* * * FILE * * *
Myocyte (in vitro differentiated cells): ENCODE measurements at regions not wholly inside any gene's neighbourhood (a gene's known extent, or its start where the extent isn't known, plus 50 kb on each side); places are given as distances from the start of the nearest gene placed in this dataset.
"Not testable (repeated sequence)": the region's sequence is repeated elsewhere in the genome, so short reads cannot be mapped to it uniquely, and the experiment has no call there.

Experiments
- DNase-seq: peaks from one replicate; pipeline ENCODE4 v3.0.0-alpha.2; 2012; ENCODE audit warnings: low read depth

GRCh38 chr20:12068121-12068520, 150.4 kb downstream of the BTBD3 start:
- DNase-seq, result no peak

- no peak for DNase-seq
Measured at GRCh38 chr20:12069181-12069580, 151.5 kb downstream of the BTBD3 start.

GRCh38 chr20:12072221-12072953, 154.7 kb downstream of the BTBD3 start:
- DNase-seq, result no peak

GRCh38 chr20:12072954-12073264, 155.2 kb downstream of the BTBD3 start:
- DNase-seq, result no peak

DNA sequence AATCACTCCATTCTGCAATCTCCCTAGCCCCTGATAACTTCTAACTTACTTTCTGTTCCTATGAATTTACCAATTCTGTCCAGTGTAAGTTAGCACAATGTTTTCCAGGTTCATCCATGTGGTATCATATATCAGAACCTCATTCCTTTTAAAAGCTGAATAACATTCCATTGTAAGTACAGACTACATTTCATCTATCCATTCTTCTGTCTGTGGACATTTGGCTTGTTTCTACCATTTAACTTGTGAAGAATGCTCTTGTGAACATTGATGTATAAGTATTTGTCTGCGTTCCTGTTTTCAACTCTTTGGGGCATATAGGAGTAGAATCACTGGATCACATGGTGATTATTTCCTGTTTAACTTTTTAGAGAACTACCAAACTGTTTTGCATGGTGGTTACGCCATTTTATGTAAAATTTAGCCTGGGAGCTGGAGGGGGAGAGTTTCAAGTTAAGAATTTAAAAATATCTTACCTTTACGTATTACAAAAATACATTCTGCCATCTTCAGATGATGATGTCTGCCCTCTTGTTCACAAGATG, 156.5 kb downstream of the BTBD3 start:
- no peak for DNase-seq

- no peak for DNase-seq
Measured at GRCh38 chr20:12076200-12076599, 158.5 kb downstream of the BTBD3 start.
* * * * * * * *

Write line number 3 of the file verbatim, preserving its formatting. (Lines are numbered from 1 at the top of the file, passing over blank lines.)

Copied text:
Experiments